communication styles

Linda Kingsbury lab_sakano at maillink.berkeley.edu
Thu Feb 22 17:05:34 EST 1996


 dr._margaret_martens at FTDETRCK-CCMAIL.ARMY.MIL wrote:

>      I agree with Sarah that not all men or all women communicate in the 
>      same way and that one cannot necessarily predict the behavior of any 
>      individual based solely on that person's gender.  Not only are there 
>      overlapping regions of the distribution curves, but we also tend to 
>      adapt our behavioral style to the situation at hand.  
>      
>      However, I disagree that the generalizations arrived at in these male 
>      vs. female studies imply that because I am either male or female that 
>      I must, necessarily, behave in a particular way.  At least I have not 
>      taken those studies that way.  Rather, I think that they help us to 
>      better understand those whose communication style differs from our 
>      own.  I take this knowledge in much the same vein as the personality 
>      style or behavioral style analyses that one talks about in management 
>      training seminars.  That is, they are tools to use for increasing 
>      communication among people, not boxes for stereotyping them.  


"Sarah L. Pallas" <spallas at bcm.tmc.edu> wrote:
     
> I don't like the implication by Tannen and others that if I don't 
> communicate in a certain style, then I'm not a real woman, somehow.  I'm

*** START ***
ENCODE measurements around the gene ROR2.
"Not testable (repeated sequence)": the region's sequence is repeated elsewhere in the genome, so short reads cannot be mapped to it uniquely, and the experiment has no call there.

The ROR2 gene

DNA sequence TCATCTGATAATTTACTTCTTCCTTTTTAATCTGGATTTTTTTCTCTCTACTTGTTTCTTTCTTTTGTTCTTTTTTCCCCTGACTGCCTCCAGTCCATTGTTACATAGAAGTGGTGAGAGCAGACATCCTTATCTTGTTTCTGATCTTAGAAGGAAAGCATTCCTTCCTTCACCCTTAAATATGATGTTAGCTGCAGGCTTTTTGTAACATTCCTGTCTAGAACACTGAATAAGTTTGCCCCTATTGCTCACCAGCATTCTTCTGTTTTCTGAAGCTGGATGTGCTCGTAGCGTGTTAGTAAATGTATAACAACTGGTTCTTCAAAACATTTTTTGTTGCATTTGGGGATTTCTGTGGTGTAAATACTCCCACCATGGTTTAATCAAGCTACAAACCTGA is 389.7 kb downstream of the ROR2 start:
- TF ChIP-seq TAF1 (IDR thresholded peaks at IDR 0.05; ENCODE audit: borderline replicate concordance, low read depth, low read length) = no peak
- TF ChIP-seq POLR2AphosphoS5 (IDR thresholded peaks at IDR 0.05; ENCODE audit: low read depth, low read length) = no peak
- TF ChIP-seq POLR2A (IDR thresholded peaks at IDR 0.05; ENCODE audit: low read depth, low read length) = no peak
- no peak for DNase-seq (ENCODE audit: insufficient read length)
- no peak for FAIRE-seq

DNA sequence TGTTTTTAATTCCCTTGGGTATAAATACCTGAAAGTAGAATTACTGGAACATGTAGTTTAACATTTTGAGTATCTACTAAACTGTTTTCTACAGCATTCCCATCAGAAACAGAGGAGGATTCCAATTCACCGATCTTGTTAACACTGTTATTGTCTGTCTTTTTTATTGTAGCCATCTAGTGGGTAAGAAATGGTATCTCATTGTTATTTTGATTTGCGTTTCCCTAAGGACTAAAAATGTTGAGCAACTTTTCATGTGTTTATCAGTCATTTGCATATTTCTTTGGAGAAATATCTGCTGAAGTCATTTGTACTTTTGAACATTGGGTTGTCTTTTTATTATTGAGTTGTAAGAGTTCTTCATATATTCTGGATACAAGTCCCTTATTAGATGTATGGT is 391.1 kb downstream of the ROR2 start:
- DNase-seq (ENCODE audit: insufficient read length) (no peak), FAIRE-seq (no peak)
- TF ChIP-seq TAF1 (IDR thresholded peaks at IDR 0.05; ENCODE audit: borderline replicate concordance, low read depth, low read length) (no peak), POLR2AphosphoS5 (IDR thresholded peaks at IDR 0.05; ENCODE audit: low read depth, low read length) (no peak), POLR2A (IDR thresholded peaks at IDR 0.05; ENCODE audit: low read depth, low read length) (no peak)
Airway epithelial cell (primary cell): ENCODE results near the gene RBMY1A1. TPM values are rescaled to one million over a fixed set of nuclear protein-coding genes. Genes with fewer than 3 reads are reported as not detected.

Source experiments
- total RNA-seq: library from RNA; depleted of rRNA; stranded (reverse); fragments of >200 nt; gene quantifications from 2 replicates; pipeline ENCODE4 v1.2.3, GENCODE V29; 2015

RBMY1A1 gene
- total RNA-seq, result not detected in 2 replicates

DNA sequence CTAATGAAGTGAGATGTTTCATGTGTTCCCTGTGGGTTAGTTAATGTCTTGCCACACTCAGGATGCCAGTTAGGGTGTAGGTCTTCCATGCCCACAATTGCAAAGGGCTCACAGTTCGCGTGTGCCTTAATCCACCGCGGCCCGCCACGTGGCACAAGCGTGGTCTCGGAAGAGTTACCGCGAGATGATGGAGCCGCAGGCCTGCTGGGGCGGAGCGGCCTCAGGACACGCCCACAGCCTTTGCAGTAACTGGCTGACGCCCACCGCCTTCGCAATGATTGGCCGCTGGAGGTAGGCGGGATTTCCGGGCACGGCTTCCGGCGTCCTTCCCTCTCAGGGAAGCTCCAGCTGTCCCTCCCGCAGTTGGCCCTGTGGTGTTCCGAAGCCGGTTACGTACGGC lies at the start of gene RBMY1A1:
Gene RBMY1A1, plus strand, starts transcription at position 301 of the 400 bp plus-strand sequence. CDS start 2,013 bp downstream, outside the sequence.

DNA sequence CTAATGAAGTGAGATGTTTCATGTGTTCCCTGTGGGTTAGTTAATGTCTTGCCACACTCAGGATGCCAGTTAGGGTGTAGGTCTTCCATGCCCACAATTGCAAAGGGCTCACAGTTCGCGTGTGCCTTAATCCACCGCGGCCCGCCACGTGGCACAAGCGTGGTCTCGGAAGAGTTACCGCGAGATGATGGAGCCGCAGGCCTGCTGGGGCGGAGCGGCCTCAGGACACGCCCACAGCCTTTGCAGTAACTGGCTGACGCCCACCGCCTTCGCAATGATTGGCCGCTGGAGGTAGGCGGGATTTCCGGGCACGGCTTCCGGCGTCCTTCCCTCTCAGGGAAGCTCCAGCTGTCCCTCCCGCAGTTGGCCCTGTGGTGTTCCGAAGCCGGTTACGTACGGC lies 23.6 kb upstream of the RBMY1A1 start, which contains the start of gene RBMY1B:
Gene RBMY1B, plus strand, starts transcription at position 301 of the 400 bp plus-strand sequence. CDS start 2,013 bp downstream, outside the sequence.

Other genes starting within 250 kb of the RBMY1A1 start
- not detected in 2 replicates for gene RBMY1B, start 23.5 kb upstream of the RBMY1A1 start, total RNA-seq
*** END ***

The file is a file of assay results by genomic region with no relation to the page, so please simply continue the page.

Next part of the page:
> sure that men also don't like the implication that ALL men communicate in 
> the same way.  My request is that when making generalizations, state that 
> they are generalizations, so you won't offend the tomboys and sensitive 
> men out there.  Communication (and other) behaviors do not always 
> segregate by gender.


I agree with Margaret.  I would like to point out that Tannen takes great
pains in her book to clearly state that her conclusions are
*generalizations*, and as such do not fit every individual in all
behaviors.  

I certainly don't think that behaving in a non-stereotypically female way
is "unfeminine" (and I doubt Tannen would think so either).  Clearly there
are lots of women/men who don't fit many of Tannen's generalizations, and
an "ideal" example who fits all the stereotypes is impossible to find.  

Tannen also mentioned that her findings vary across cultures -- for
example, the "male" attitude about speaking may be different in Japan.  So
differences in speaking style may be culturally, not biologically based. 
When you consider for how long women's and men's spheres of life have been
separated, it is not surprising that some cultural differences have
arisen.  

So I think it's normal for someone who spends a lot of time working with
"stereotypical men" types to adopt some of their thinking and behavior.  I
certainly have to some extent.  Furthermore, I think that's probably a
good thing -- certainly useful in the short term at least.  I similarly
hope that all people (including "stereotypical men") will become
better-versed in the "female" cultural style.  It is useful to be able to
adopt whichever style best suits one's needs at the moment.  (Have you
observed bilingual people switch languages according to the attitude the
want the listener to adopt?)  Eventually the two cultures will probably
merge to some extent, but meanwhile it would be good if we could at least
recognize what's happening so we don't jump to wrong conclusions about
people's attitudes and motivations for speaking as they do.



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